Widewalls: Your art often draws inspiration from different cultures, such as the Mexican and the Japanese. Can we expect you to dive in the waters of other cultures and traditions as well? Do you already have something in mind for the future?
M: Other cultures might show different perspectives, like the Mexicans, who have a very different idea of death compared to us Germans or the Japanese, who are strongly connected to their tradition. I try to incorporate all these things in my imagery. I like working with threads and and making a bigger picture to create an exhibition. The next issue, which will be drawn by the 2016: the Burlesque theme. It will be featured in my solo exhibition in December.
Not a Street Artist
Widewalls: I read somewhere that you prefer working indoors, and not so much on the street. How do your works end up outdoors after all?
M: That’s not entirely true, I also like to work on the street, but since my stencils have so many levels and are cut in a delicate way, they would get destroyed on their way to a wall. Moreover, the penalties for vandalism in Germany are now also quite high and I have a responsibility to my family, so I would not like to end up in jail for the sake of “fame”. I prefer festivals, and there are still many ways to work together with other artists and to make art for walls.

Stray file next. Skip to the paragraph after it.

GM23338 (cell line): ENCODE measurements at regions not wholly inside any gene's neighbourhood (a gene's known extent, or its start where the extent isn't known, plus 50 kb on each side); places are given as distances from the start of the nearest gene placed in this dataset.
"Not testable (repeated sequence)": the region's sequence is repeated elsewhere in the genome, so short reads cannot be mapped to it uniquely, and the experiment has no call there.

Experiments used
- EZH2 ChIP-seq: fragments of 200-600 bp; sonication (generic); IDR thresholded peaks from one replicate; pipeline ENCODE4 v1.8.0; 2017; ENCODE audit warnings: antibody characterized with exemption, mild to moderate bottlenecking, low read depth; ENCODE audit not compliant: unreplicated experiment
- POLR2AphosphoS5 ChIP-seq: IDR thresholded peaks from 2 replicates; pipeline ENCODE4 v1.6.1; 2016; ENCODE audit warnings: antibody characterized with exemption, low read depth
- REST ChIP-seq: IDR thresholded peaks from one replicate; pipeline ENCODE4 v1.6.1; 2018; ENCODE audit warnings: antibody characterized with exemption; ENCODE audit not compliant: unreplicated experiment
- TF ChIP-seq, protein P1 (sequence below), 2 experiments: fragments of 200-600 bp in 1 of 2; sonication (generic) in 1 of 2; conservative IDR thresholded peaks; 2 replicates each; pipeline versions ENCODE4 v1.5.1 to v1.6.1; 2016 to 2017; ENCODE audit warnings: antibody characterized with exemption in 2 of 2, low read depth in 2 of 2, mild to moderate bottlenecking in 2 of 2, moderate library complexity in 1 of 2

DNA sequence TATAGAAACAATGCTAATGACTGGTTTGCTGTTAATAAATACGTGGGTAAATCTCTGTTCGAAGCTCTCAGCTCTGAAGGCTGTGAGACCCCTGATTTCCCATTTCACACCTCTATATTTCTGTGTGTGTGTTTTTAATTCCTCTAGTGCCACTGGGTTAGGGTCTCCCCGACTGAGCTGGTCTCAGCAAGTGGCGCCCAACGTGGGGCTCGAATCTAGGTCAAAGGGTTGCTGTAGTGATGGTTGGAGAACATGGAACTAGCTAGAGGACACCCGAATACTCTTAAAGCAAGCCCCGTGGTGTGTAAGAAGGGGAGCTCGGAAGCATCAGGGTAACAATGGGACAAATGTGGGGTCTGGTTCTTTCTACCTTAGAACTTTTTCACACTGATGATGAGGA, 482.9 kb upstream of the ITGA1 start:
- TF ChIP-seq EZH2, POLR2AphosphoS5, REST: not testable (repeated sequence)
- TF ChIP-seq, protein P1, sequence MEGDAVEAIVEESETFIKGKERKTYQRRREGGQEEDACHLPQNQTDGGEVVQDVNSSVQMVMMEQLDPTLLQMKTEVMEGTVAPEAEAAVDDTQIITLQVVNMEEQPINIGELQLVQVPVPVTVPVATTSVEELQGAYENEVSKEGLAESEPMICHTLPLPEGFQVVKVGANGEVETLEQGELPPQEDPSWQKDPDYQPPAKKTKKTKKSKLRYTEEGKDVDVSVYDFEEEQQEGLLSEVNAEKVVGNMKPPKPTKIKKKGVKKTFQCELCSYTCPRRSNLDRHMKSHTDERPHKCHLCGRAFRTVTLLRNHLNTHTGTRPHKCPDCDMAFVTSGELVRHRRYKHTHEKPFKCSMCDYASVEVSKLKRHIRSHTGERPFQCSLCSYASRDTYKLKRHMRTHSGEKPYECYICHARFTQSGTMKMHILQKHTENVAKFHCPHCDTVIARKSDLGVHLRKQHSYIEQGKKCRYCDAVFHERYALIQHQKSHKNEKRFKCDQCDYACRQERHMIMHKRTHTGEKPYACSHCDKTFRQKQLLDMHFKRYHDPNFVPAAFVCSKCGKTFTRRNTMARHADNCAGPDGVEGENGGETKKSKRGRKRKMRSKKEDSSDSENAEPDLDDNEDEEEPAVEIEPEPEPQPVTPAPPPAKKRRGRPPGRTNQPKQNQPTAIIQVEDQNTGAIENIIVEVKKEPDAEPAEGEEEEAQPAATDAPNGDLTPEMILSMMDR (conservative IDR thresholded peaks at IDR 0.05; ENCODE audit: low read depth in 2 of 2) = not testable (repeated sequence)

Widewalls: What’s the German street art scene like right now, from your point of view? What has changed since you stepped into it?
M: I’ve never considered myself a street artist, so I’m not the right person to form an opinion about it.
Widewalls: Do you still find yourself “in the middle of forest” sometimes? If so, what is the best way for an artist to get out of such a situation?
M: Sure, I think every artist goes through a phase when they think they suck at what they do. In this situation, many decide to take a break and dedicate themselves to other things. Most of the times, I just continue working, put the problem aside for a bit and work on a different image. There is no general rule, everyone has to go their own way.